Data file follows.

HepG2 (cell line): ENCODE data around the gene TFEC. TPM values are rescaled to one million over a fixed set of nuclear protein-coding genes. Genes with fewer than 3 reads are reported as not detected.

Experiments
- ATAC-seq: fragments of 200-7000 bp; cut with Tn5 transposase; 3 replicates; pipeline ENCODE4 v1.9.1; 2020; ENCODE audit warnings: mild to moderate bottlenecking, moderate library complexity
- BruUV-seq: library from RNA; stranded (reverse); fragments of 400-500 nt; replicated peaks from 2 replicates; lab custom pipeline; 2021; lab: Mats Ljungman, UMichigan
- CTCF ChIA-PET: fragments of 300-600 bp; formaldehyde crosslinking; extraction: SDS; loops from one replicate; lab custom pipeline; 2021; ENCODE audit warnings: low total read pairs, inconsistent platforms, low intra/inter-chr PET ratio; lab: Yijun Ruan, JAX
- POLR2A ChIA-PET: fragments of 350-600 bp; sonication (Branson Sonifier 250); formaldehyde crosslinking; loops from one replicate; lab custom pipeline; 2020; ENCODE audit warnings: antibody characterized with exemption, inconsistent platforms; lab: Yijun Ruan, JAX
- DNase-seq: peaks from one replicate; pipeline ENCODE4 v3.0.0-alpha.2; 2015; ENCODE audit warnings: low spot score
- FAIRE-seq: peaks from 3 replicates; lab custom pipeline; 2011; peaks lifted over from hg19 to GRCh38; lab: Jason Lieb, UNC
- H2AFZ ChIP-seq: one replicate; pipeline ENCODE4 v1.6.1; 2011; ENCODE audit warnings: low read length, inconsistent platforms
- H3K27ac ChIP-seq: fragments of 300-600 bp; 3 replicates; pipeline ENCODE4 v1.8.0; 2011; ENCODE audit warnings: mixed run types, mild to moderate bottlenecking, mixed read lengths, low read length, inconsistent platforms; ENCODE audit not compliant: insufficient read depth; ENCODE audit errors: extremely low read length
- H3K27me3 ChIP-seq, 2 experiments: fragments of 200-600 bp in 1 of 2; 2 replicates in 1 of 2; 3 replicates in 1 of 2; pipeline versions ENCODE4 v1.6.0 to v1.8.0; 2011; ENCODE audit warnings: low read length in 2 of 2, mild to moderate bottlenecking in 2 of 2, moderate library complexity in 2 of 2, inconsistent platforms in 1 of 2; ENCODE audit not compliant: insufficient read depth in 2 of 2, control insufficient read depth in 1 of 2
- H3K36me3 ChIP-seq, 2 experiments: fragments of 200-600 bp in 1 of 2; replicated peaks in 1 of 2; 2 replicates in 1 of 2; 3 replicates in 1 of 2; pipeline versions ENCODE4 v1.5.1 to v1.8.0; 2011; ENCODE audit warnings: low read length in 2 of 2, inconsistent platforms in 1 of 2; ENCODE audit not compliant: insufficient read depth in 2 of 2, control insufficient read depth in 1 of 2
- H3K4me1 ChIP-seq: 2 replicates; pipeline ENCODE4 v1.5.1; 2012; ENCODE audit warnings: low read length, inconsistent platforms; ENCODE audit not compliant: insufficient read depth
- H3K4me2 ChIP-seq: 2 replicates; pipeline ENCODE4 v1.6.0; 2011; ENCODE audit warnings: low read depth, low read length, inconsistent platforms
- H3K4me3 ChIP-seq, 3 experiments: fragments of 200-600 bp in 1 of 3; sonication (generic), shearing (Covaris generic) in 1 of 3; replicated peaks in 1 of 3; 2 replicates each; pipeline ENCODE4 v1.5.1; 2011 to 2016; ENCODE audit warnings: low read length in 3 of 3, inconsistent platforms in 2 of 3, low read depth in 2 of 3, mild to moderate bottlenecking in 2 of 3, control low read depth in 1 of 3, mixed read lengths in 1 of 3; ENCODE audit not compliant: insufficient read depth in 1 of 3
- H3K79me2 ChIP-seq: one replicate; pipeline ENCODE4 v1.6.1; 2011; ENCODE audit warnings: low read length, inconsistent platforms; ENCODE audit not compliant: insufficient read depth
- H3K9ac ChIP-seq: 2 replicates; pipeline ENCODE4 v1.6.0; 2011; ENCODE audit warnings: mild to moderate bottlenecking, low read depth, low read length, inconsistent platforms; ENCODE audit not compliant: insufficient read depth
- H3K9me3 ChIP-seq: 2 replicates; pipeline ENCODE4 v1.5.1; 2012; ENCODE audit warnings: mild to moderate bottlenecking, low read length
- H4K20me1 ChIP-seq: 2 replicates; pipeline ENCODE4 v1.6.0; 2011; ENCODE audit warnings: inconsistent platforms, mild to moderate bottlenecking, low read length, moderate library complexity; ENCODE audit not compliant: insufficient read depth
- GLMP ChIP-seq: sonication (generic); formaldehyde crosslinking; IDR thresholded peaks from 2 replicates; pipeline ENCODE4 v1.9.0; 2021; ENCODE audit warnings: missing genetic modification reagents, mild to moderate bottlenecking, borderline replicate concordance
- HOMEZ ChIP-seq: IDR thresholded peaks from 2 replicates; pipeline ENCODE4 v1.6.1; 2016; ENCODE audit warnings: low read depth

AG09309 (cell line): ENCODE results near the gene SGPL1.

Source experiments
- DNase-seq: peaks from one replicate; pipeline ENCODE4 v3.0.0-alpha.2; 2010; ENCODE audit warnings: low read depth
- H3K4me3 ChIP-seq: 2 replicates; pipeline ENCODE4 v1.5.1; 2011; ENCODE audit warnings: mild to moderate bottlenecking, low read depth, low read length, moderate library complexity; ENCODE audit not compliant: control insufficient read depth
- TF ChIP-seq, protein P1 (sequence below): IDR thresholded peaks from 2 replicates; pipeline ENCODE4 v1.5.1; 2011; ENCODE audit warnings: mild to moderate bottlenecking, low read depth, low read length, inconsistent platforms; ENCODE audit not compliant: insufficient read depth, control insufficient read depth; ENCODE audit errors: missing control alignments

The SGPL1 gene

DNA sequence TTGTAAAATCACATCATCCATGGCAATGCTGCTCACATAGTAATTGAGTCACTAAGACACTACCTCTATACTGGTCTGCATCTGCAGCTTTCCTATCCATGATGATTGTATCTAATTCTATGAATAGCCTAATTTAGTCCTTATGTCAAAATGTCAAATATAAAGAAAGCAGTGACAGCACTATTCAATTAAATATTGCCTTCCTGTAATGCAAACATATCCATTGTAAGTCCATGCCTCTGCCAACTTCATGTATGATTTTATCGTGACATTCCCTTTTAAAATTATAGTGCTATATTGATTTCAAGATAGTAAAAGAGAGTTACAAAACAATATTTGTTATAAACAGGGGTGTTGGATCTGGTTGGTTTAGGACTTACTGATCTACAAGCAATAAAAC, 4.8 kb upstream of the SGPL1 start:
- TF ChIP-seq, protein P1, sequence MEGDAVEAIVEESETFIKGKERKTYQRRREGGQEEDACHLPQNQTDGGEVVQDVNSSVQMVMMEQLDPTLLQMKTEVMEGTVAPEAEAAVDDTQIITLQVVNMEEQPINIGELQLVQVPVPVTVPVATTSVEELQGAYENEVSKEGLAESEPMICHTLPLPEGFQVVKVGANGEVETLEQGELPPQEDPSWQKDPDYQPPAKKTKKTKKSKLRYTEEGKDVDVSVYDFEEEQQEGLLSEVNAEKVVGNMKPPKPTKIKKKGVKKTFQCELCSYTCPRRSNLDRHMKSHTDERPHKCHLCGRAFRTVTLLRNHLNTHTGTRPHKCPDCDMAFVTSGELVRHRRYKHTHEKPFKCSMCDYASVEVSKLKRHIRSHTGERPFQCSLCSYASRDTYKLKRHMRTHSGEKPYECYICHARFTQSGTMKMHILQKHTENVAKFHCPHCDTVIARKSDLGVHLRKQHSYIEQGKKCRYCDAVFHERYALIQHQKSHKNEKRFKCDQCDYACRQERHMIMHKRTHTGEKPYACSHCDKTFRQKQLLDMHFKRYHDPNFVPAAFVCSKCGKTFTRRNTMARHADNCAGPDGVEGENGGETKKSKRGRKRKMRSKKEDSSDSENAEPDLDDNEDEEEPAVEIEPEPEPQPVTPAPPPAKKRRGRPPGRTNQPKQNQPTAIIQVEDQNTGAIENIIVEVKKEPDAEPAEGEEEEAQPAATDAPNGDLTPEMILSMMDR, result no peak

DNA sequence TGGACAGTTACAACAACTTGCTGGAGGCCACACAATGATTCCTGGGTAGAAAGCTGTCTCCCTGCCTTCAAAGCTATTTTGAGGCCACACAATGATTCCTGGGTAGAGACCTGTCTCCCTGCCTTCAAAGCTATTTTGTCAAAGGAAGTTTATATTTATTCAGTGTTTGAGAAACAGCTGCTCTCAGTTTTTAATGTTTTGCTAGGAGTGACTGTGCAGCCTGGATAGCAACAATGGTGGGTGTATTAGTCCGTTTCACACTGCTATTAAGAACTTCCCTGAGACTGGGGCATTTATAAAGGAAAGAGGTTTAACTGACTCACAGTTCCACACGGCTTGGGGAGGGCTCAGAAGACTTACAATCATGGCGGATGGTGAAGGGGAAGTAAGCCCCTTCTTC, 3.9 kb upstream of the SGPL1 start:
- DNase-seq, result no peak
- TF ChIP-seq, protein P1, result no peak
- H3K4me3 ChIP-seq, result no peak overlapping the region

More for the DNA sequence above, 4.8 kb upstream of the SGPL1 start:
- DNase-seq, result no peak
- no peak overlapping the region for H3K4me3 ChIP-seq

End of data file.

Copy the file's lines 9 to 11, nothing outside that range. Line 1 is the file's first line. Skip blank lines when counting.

- H2AFZ ChIP-seq: one replicate; pipeline ENCODE4 v1.6.1; 2011; ENCODE audit warnings: low read length, inconsistent platforms
- H3K27ac ChIP-seq: fragments of 300-600 bp; 3 replicates; pipeline ENCODE4 v1.8.0; 2011; ENCODE audit warnings: mixed run types, mild to moderate bottlenecking, mixed read lengths, low read length, inconsistent platforms; ENCODE audit not compliant: insufficient read depth; ENCODE audit errors: extremely low read length
- H3K27me3 ChIP-seq, 2 experiments: fragments of 200-600 bp in 1 of 2; 2 replicates in 1 of 2; 3 replicates in 1 of 2; pipeline versions ENCODE4 v1.6.0 to v1.8.0; 2011; ENCODE audit warnings: low read length in 2 of 2, mild to moderate bottlenecking in 2 of 2, moderate library complexity in 2 of 2, inconsistent platforms in 1 of 2; ENCODE audit not compliant: insufficient read depth in 2 of 2, control insufficient read depth in 1 of 2